A chef and a winemaker have come up with a smart plan to save further eateries from going under, as many restaurants have closed during the COVID-19 pandemic.
Founded by chef Matt Manning from well-known Cape Town bistro Grub & Vine on Bree Street and winemaker and owner Alex Dale of Stellenbosch located Radford Dale Winery, the Restaurant Rescue Project (RRP) was borne in July, when the South African government re-instituted harsh social distancing regulations including the prohibition of alcohol sales and a curfew of 10pm.
A collaborative effort, RRP is an independent and industry-driven initiative to preserve the gastronomic culture of South Africa by saving the restaurant sector. In a nutshell, RRP is pleading to restaurant-goers around the country to back a favourite restaurant by purchasing dinner vouchers with an incentive to receive a complimentary case of quality estate wine.
The campaign began when Dale donated almost half a million rand’s worth of Radford Dale Wines to Manning in a bid to keep the doors of Grub & Vine open.
This donation allowed Manning to create a Restaurant Rescue package whereby food-lovers were able to purchase a gift voucher of a dining experience at the bistro and receive a complimentary case of six (6) Radford Dale Wines (once the current ban on movement of alcohol regulations has been lifted). The great value gourmet package sold out in a matter of days providing a much-needed cash injection, which is keeping the lights on and staff employed.
Due to the campaign’s instant success, along with a pledge from other wine estates to provide premium stock, Dale and Manning decided to broaden the reach of this initiative in a bid to save other restaurants.
“Our objective is to achieve a significant and rapid injection of cash for each participating restaurant to allow it to face two or three more months of the current lockdown regulations. Through the support of the public our mission is to garner sales of 200 vouchers per restaurant and hence raise between R250 000 – R300 000 per participant,” says Dale.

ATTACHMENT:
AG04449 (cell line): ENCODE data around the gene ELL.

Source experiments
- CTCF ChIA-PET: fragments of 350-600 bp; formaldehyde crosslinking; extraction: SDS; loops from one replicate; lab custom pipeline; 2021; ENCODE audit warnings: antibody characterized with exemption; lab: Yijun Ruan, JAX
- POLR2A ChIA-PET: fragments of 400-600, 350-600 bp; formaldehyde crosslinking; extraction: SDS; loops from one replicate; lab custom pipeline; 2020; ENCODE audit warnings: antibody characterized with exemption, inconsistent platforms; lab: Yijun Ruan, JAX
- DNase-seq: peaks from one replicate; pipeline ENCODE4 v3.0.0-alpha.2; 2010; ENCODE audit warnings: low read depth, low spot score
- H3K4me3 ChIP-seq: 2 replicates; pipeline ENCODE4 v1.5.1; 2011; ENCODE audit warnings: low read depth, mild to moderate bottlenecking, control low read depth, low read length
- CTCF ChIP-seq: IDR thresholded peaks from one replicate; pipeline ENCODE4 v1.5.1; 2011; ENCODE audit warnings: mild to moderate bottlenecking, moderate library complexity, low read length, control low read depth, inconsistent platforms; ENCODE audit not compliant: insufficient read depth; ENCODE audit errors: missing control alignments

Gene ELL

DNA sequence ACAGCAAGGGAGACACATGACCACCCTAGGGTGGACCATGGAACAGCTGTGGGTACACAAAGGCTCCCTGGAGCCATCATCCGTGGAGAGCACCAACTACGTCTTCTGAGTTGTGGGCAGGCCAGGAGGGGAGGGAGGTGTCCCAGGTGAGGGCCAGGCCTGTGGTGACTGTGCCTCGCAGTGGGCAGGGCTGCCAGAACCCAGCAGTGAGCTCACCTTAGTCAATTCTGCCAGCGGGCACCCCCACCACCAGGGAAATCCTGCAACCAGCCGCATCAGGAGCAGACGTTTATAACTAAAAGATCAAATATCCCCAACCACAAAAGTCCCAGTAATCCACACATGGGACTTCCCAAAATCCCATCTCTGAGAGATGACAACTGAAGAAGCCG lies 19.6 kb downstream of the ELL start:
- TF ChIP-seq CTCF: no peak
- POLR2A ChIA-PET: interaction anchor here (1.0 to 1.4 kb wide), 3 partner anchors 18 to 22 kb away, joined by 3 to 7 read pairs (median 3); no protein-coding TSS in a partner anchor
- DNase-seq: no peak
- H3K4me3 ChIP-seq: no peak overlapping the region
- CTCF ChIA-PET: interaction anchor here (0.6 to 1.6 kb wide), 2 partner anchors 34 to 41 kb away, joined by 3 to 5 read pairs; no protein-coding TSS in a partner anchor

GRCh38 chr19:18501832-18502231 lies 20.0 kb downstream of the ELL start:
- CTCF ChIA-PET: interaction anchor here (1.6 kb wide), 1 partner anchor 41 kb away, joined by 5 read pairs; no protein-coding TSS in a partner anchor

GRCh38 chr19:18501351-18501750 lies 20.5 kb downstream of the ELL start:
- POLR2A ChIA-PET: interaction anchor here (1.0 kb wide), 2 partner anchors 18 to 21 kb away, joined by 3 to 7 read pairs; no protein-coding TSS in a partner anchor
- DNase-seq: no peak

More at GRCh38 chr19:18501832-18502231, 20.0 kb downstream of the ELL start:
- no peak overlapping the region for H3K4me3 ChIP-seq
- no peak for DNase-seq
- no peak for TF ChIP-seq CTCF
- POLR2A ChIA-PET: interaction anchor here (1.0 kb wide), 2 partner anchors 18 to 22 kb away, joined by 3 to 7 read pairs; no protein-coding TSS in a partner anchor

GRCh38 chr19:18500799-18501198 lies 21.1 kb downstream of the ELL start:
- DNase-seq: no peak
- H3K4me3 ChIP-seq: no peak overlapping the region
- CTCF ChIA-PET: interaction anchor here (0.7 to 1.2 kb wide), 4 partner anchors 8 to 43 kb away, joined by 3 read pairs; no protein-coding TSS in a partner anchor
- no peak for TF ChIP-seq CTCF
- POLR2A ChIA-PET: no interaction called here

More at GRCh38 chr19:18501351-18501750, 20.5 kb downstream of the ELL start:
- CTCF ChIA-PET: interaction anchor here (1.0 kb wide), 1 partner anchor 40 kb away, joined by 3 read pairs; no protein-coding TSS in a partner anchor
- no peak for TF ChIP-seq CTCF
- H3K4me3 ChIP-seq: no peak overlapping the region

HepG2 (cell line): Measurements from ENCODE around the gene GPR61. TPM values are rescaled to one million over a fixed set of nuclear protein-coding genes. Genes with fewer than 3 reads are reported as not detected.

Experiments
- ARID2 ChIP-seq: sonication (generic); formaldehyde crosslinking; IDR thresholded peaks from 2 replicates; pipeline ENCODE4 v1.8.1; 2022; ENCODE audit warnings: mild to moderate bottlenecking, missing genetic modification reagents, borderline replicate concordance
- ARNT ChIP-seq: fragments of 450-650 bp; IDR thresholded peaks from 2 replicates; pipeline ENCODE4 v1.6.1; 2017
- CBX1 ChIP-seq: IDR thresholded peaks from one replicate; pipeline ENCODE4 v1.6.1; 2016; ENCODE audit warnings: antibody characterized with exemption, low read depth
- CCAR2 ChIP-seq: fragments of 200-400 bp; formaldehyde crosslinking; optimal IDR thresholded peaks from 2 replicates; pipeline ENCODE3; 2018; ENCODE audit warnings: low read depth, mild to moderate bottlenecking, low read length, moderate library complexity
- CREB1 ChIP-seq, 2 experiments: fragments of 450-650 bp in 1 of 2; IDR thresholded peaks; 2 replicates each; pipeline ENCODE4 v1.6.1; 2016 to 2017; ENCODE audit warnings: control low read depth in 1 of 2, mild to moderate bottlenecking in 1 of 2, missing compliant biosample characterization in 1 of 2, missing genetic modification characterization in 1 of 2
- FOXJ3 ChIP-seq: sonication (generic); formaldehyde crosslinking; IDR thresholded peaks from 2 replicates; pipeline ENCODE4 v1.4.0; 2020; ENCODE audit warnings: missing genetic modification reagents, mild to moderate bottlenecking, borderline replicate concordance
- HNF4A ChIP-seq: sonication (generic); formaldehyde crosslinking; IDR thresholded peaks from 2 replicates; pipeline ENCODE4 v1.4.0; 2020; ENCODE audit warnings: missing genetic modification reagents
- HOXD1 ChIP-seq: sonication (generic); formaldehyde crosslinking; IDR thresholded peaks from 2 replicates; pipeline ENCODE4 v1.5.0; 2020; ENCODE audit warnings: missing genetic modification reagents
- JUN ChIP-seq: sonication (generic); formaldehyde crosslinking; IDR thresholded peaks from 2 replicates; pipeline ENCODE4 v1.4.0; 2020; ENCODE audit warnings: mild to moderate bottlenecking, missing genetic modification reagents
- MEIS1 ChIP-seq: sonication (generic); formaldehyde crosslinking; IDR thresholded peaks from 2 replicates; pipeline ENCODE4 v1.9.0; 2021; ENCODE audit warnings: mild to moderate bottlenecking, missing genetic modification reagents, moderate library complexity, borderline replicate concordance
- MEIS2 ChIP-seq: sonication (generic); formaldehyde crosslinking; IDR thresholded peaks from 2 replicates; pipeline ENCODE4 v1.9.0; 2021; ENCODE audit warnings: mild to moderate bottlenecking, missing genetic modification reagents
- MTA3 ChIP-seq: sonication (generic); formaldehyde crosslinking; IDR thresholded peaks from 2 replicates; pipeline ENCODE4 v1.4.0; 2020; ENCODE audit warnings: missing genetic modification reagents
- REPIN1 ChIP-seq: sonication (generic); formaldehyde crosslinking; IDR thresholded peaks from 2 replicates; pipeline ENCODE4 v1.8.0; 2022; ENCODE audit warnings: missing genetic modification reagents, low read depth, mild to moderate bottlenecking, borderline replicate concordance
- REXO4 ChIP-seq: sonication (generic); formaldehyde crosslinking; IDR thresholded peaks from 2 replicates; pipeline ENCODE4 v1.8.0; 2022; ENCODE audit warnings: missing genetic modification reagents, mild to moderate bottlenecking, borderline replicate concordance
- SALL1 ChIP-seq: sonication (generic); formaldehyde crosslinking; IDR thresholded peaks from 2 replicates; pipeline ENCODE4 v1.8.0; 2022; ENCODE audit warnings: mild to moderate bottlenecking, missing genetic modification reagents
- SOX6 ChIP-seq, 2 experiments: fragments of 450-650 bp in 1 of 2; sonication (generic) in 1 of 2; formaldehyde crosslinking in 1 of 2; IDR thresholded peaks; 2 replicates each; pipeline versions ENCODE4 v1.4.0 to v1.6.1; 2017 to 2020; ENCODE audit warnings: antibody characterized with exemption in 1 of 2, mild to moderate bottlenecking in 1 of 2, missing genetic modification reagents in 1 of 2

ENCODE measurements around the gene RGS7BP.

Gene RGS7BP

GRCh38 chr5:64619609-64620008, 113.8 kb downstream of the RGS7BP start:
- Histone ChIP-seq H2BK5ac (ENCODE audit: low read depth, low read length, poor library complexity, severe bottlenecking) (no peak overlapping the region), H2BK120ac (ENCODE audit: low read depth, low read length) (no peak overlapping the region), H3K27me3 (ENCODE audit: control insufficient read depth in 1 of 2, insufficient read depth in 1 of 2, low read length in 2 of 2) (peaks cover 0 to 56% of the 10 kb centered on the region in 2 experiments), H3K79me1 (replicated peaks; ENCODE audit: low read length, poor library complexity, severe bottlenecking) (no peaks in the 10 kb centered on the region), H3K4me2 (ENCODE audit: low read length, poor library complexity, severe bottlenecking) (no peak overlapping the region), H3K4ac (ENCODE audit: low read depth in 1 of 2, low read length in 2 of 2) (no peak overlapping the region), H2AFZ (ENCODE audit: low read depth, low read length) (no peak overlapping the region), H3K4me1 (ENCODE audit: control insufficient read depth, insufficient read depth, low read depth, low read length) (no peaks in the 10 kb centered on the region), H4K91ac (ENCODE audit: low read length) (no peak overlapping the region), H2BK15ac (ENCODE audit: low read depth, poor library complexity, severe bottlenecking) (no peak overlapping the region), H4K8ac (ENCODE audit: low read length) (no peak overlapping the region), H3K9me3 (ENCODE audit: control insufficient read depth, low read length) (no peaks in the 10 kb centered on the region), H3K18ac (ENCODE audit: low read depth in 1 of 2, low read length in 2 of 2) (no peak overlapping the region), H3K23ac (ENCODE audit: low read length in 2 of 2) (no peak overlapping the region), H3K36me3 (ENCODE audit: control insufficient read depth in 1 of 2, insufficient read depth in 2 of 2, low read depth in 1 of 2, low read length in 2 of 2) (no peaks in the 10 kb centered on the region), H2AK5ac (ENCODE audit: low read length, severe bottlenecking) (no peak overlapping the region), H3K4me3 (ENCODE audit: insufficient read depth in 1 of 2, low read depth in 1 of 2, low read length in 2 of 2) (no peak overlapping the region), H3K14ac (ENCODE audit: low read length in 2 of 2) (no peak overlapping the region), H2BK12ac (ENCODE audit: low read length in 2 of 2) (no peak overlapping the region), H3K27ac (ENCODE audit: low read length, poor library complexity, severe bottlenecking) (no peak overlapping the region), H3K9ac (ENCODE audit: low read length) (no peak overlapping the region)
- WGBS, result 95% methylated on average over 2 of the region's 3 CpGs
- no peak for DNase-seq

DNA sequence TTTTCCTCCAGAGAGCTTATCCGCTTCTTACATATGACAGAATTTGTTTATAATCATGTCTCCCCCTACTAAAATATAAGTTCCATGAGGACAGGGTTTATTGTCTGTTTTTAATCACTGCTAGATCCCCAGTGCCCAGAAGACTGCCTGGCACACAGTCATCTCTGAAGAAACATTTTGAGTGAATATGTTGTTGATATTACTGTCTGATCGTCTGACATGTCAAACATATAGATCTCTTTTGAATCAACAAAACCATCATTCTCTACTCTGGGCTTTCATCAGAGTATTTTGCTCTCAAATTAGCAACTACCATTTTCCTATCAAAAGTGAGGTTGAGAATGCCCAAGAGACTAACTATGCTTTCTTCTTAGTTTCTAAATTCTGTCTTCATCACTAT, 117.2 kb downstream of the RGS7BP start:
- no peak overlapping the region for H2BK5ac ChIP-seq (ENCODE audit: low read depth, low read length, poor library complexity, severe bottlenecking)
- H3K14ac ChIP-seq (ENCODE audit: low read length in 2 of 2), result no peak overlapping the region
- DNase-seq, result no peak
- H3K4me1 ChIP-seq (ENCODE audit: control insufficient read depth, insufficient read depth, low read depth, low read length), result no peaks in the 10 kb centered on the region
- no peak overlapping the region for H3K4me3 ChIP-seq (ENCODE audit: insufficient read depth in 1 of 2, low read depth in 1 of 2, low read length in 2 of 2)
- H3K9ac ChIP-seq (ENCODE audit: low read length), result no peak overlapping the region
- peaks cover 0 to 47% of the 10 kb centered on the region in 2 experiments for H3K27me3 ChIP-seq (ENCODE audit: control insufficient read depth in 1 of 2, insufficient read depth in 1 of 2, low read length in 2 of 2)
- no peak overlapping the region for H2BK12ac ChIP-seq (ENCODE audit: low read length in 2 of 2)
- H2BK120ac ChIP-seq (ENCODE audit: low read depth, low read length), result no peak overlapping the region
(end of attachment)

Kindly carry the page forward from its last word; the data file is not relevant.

The funds are paid directly to the restaurant and there are no administrative fees or deductions. The key to the project’s success is the support of wineries to donate a significant amount of premium wine inventory to the cause. It’s a big ask especially as South Africa’s wine industry faces a collective R1-billion revenue loss this year, however, estates have inventory and in these shared unique times, it’s about saving the wine and restaurant industry as a whole. There are a number of established wine producers that have developed significant export markets over the years, meaning that they have created a financial buffer to see them through the crisis. This is not the case for restaurants. RRP creates a back-a-buddy system where wine producers can give a lifeline to restaurant owners.
Only two weeks into the campaign, Grub & Vine has already received R280 000 in voucher sales and is sold out. More restaurants and wine estates are now joining the project, including Aubergine with Lismore Wines, which is sold out too, SeaBreeze Fish & Shell with De Grendel Wines, and Cheyne’s with Journey’s End, the Pot Luck Club with Warwick Wines and Upper Bloem with Villiera; to name a few.
A website has been built –www.restaurantrescueproject.com – which allows interested individuals to learn which businesses are participating and with the key message being to purchase a dinner voucher to save a restaurant and protect the economic lives of those concerned.